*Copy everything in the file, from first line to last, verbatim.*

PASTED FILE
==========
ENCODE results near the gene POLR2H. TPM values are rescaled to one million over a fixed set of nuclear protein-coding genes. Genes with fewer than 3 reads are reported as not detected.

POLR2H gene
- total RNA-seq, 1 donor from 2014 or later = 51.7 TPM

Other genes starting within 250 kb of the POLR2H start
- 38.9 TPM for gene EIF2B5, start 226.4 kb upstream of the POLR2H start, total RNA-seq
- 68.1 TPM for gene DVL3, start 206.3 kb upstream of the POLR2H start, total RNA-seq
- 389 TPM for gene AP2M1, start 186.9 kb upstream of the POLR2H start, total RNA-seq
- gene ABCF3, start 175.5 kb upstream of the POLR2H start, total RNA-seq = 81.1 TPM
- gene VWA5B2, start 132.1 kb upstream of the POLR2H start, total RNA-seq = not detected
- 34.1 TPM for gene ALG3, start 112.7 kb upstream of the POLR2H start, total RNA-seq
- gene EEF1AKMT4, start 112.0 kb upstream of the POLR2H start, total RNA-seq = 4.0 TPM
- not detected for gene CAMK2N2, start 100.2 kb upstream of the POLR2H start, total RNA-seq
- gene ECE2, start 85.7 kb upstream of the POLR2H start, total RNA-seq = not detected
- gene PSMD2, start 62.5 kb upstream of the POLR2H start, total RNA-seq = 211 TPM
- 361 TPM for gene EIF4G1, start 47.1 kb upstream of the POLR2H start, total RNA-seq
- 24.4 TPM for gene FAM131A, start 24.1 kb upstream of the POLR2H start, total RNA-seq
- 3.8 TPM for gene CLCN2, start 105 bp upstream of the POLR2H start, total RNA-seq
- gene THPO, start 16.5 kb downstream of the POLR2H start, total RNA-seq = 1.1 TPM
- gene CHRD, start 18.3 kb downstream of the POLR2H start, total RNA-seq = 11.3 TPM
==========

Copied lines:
ENCODE results near the gene POLR2H. TPM values are rescaled to one million over a fixed set of nuclear protein-coding genes. Genes with fewer than 3 reads are reported as not detected.

POLR2H gene
- total RNA-seq, 1 donor from 2014 or later = 51.7 TPM

Other genes starting within 250 kb of the POLR2H start
- 38.9 TPM for gene EIF2B5, start 226.4 kb upstream of the POLR2H start, total RNA-seq
- 68.1 TPM for gene DVL3, start 206.3 kb upstream of the POLR2H start, total RNA-seq
- 389 TPM for gene AP2M1, start 186.9 kb upstream of the POLR2H start, total RNA-seq
- gene ABCF3, start 175.5 kb upstream of the POLR2H start, total RNA-seq = 81.1 TPM
- gene VWA5B2, start 132.1 kb upstream of the POLR2H start, total RNA-seq = not detected
- 34.1 TPM for gene ALG3, start 112.7 kb upstream of the POLR2H start, total RNA-seq
- gene EEF1AKMT4, start 112.0 kb upstream of the POLR2H start, total RNA-seq = 4.0 TPM
- not detected for gene CAMK2N2, start 100.2 kb upstream of the POLR2H start, total RNA-seq
- gene ECE2, start 85.7 kb upstream of the POLR2H start, total RNA-seq = not detected
- gene PSMD2, start 62.5 kb upstream of the POLR2H start, total RNA-seq = 211 TPM
- 361 TPM for gene EIF4G1, start 47.1 kb upstream of the POLR2H start, total RNA-seq
- 24.4 TPM for gene FAM131A, start 24.1 kb upstream of the POLR2H start, total RNA-seq
- 3.8 TPM for gene CLCN2, start 105 bp upstream of the POLR2H start, total RNA-seq
- gene THPO, start 16.5 kb downstream of the POLR2H start, total RNA-seq = 1.1 TPM
- gene CHRD, start 18.3 kb downstream of the POLR2H start, total RNA-seq = 11.3 TPM